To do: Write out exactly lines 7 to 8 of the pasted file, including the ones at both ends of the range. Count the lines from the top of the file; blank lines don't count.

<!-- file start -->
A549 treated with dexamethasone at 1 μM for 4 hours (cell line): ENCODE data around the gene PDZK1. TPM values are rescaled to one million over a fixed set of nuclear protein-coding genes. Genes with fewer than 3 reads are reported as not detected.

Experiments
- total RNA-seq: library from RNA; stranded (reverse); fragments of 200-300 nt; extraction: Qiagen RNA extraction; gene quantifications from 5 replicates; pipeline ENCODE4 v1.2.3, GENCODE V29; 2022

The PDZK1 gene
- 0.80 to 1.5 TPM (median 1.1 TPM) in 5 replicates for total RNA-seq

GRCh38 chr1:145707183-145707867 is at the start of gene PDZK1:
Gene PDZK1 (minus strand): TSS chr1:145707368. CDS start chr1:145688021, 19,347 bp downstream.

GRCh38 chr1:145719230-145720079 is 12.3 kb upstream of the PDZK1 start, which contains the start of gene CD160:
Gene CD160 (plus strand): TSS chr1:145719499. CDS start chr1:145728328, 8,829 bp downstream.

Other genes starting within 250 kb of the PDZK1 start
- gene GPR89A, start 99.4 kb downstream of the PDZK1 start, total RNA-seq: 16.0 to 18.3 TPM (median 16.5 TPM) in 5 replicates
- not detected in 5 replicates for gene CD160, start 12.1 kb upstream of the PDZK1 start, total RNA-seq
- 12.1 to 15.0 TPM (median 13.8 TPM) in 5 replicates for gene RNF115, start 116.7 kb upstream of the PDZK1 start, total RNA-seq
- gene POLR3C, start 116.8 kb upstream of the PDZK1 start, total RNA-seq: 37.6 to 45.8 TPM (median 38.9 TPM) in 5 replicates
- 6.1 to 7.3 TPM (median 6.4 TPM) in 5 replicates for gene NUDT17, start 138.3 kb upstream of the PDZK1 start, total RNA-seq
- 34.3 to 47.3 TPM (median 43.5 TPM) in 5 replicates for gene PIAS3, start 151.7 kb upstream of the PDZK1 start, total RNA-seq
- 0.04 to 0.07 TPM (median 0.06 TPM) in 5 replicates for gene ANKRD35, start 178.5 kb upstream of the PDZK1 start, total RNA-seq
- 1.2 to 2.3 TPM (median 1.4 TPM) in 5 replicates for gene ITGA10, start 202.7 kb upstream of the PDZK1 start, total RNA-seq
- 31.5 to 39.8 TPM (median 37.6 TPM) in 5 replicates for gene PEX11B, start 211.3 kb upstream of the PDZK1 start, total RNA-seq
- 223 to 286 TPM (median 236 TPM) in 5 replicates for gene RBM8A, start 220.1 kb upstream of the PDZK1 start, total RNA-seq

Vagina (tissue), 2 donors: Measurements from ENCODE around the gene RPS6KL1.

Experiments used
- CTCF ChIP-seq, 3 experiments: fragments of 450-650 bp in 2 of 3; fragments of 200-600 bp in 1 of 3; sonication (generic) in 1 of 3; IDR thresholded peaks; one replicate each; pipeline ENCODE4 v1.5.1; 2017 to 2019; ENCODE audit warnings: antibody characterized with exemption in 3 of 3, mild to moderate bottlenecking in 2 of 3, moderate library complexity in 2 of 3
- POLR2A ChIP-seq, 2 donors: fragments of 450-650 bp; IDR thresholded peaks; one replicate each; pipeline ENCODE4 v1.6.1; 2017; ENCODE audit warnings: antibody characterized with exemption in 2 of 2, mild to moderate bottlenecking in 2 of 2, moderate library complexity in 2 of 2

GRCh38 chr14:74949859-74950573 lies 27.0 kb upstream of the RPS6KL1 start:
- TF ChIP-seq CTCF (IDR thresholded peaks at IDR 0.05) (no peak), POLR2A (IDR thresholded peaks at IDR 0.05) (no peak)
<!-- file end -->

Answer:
Gene PDZK1 (minus strand): TSS chr1:145707368. CDS start chr1:145688021, 19,347 bp downstream.

GRCh38 chr1:145719230-145720079 is 12.3 kb upstream of the PDZK1 start, which contains the start of gene CD160: